Kyle Seager's 2014 will probably be remembered as the year he Figured It All Out, making his first All-Star appearance, first 5+ fWAR rating, and posting career highs in just about every other offensive category you can find in a quick stats page gander. All that also means he is actually in the running for his first-ever Gold Glove award, as well, because that's how this thing works.
Now of course, we all know the silliness of an award meant to highlight defensive prowess being influenced by hitting and name recognition. Or that there is a fancy thing called math that can actually tell you who the best defender in baseball is, and it can only account for 25% of anyone's award eligibility. As you read this, you're probably rolling your eyes because *looks down at notes written on palm* who gives a shit about awards anyway this is just dumb media attention detracting from the game itself.
But Kyle Seager would probably be excited about getting a Gold Glove, and even if you think awards are dumb, you may actually feel a slight tinge of emotion somewhere deep within your boneless exterior if he gets handed that goofy trophy here in a couple of weeks. Yes, it doesn't matter. Yes, we've all been here before. Yes, the Gold Glove award is mostly a sham designed by a sales manager of a corporation designed to increase product visibility. No, you shouldn't really care. But damn it, Kyle Seager needs--nay, deserves--to get one of these. So is it going to happen?
Just like the Mariners 2014 season, Seager's chances for the award are due in part to injuries suffered by the expected victor: Manny Machado's 82-game season puts him out of eligibility to win his second consecutive award. This leaves us with Josh Donaldson, Kyle Seager, and maybe Adrian Beltre.
In a recent article over at the Tacoma News Tribune, Bob Dutton, who as access to these kinds of things, noted that the Fielding Bible has calculated Seager's arm as the best in the American League, with a 96.6% "Good Throw" rate, only requiring 8 "good plays" by a first baseman over his 267 tosses to the bag. This was a little eye opening, because like his bat, Seager seems to be the model of consistency in the field--never attracting too much attention and just getting the job done, quietly. Which, of course, means some intern will be looking over tape for the award ceremony, unable to find good TV, and they'll give it to Donaldson instead.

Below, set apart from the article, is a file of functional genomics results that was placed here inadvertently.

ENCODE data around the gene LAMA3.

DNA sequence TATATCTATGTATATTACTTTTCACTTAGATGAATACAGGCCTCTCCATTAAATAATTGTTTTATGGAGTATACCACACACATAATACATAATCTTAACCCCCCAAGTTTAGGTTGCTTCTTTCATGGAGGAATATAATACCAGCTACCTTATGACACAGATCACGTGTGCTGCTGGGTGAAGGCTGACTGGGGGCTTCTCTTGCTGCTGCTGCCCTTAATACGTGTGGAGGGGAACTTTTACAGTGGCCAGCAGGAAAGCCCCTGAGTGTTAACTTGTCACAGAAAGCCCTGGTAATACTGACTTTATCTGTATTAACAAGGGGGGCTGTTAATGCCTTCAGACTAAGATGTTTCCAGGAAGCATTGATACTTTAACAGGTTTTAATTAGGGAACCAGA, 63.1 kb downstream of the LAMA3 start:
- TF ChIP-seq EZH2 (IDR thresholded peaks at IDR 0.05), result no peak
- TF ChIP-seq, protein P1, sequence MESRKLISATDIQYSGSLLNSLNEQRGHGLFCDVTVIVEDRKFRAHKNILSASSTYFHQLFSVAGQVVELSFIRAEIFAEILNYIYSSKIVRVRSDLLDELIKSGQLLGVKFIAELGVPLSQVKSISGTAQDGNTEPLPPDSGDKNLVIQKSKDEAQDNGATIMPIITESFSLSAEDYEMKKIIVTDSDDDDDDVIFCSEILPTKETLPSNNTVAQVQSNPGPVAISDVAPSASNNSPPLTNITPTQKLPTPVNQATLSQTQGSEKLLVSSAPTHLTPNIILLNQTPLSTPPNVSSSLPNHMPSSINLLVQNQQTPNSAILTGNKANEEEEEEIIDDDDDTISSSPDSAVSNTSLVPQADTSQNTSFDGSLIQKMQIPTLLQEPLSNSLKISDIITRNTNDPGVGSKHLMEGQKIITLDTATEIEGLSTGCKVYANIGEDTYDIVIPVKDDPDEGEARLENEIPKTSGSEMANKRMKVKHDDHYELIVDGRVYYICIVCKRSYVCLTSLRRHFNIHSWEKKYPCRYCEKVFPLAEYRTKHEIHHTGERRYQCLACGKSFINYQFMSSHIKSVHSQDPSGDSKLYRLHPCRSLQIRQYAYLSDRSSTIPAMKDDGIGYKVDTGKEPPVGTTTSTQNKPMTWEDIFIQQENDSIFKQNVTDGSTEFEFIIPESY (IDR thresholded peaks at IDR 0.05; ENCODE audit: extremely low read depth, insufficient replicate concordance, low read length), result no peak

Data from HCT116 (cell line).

But what about the other statistics? Fangraphs UZR rating gives Donaldson an edge with 15.5 runs saved to Seager's 10.6. This, by Fangraph's own arbitrary ranking, makes the whole thing pretty clear:
Seager led all other qualifying third baseman in fielding percentage this season, posting a .981 to Donaldson's .952. Fielding percentage is, of course, context-less. But defense is still a highly malleable category ripe for ambiguity, and any one statistic never seems to be enough to fully understand what's going on. Fielding percentage may be too simple, and UZR is notorious for being wonky--for Seager leads Donaldson in total runs saved (rTOT) with 24 to 21. So yes, the numbers skew toward Donaldson a bit, but there is certainly enough ambiguity to make the case for Seager as well.
Nobody wins Gold Gloves simply based on their defensive ability. Jeter had five, and his defensive replacement last year had none. But what Seager has in his court is that neither he nor Donaldson are household names, and as dumb as that sentence is, it honestly is going to go a long ways in deciding this whole thing. In addition, our favorite detesticled third baseman of yore, himself the recipient of four Gold Gloves, is both getting too old and on a team that nobody really wants to talk about right now. It seems to be a two-man race.
Here, though, is the biggest problem:
Kyle Seager is in the running for a Gold Glove because he is a blue-collar guy with a little pop in his bat that can do this:
And Josh Donaldson is in the running for a Gold Glove because he is a baseball player with a mohawk that can do this:
No single award loss can take away the fact that Seager had the best season of what should be a long, successful career on a Seattle club that will assuredly lock him up to a multi-year deal here pretty soon. But Kyle Seager probably isn't going to win the Gold Glove this year. Which is fine, because if anything, this is just a microcosm of the entire 2014 season--unpredictably surprising success lasting throughout a long and daunting season, only to have the rug pulled out from under on the last day by some guy in an Oakland Athletics uniform.
Kyle Seager is going to win a gold glove, unless he doesn't. And since he can't grow his receding hair into a made-for-television mohawk, he's probably going to head back home to North Carolina after this as the eternal underdog, hiding out in the shadows and waiting to make his move next year. Which is just the way we like him.